On Thursday 8 December, nearly 200 people gathered at St Peter the Apostle Catholic Church in Toorak for a talk by Prof Geoffrey Blainey AC, one of Australia’s most popular and prolific historians. The address touched on some of the themes of his 2011 bestselling book A Short History of Christianity.

Prof Blainey, who is now 93, reflected on his years growing up in Australia coming from a Methodist background. Although he had ‘drifted away’ from Christianity throughout his life, he indicated that in later years he experienced something of a ‘return’ to his Christian roots.

He said he had become particularly concerned about Australia’s general shift away from its Christian heritage. In 1993, when the tomb of an unknown Australian soldier was interred in the Hall of Memory in Canberra, marking the 75th anniversary of the end of the First World War, Prof Blainey said that the question that immediately raised itself for him was ‘Why was this soldier being buried in unsanctified ground?’

‘Even though he was buried in an unidentified grave, I thought he must have been a Christian,’ Prof Blainey said. ‘I looked up the 1911 census, which was the nearest census, and found that 98 per cent of Australians were Christians.’ In conversations with federal politicians in Canberra several years later, Prof Blainey raised the question of why someone who would likely have been a Christian had been removed from sanctified ground in France only to be buried in unsanctified ground.

Although Prof Blainey didn’t share the outcome of his questioning, he did say that he had argued for the inclusion of the inscription ‘Known Unto God’ on the memorial, and these words, which were from the original grave in France, remain on the memorial, despite a controversial attempt in 2018 to have them removed.

Prof Blainey explained how he had always wanted to write a history of Christianity, recognising its signal achievements and just how influential it has been in the course of world events. Writing such a broad overview allowed him to observe ‘cycles’ in Christianity’s history, cycles of growth and also decline.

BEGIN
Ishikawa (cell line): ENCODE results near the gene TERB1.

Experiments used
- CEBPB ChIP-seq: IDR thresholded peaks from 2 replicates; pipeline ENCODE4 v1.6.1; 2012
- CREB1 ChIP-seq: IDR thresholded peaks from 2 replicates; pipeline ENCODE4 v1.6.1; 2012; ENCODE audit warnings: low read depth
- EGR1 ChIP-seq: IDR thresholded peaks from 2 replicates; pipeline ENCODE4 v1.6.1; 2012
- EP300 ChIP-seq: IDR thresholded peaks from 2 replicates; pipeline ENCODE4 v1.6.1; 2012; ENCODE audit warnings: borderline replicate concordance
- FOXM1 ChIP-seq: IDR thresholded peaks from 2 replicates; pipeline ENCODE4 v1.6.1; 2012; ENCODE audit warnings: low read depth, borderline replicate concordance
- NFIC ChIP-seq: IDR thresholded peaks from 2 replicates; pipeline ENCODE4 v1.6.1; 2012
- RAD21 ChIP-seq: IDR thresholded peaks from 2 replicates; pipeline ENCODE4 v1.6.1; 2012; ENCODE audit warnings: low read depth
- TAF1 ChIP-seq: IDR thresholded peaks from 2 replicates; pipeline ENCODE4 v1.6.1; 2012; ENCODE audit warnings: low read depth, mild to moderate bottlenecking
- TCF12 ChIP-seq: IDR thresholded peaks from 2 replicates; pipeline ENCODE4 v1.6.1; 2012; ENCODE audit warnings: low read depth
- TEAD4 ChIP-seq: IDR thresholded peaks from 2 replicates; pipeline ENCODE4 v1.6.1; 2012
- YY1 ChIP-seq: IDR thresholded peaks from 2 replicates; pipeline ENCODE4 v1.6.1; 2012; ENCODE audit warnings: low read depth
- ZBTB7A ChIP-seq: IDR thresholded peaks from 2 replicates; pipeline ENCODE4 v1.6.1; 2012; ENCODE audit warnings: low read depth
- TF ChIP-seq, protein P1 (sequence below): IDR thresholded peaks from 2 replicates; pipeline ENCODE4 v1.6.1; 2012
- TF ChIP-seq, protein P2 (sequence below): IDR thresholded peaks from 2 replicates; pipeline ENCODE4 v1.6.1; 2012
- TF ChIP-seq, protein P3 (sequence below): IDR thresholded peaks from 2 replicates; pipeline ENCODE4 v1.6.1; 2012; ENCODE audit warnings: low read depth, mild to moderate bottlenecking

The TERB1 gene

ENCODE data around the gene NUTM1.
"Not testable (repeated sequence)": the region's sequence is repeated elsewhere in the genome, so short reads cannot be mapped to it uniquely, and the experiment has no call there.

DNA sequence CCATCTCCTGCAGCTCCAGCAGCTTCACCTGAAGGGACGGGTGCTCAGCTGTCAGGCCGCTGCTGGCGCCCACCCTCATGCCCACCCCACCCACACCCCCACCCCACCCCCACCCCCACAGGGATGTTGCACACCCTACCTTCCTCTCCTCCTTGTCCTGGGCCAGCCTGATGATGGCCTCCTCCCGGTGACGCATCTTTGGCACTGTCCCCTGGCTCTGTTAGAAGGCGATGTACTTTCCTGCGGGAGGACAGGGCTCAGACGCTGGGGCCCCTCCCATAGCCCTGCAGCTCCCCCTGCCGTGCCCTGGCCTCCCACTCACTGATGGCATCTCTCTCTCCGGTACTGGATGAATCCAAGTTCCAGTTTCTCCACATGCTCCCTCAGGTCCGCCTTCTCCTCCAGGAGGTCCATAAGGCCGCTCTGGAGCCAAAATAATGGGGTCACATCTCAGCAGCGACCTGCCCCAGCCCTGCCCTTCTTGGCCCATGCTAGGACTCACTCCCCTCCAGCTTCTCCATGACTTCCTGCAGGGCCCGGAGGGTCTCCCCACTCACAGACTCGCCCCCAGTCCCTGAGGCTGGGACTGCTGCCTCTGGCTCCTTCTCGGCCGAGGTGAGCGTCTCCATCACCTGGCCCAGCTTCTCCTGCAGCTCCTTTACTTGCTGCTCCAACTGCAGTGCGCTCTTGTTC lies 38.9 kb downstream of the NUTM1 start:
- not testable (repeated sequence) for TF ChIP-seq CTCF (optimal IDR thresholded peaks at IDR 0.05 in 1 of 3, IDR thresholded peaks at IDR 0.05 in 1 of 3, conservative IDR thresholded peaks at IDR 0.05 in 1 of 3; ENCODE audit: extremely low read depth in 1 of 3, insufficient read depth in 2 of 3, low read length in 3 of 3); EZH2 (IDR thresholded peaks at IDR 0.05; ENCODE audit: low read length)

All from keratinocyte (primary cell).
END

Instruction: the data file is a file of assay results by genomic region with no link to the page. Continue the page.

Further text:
‘There are periods where it looks as though Christianity was nearing the end. And there appears also times where it seems triumphant,’ he said. The ‘seeds of failure and success’ are sown in every age.

While acknowledging that Christianity appears to be shrinking in the West, he noted how explosively it was growing elsewhere in the world, often against people’s expectations.

‘At the moment it seems Christianity is in decline, yet in Africa Christianity is very strong indeed. It is stronger in Africa than the whole of the British Isles. Who could have predicted that?’

Prof Blainey also reflected on the many different expressions of Christianity over the years, and just how much we have been influenced by those Christians who did not fit prescribed moulds.

He reflected especially on the legacy of William Tyndale, whose translation of the Bible in English—though emerging from a complicated history—bestowed some of the most memorable lines in the English language. Turns of phrase such as ‘Seek and ye shall find’, ‘No man shall serve two masters’ and ‘In my Father’s house there are many mansions’ all come from Tyndale’s translation, which Prof Blainey described as ‘a mixture of majesty and mystery’.

Prof Blainey concluded by reading a passage from his book that reflected on the enduring influence of Jesus of Nazareth:

It is remarkable that a man who lived 2000 years ago, who held no public office and owned no wealth, and who travelled no more than a few days walk from his birthplace, should have exerted such influence ... The debate about Christ’s message and influence will continue. Long after we are all dead and the twenty-first century is lost behind passing clouds, the fascination with him will persist; and many will still see him as triumphant.

A light supper was served in the parish centre following the talk.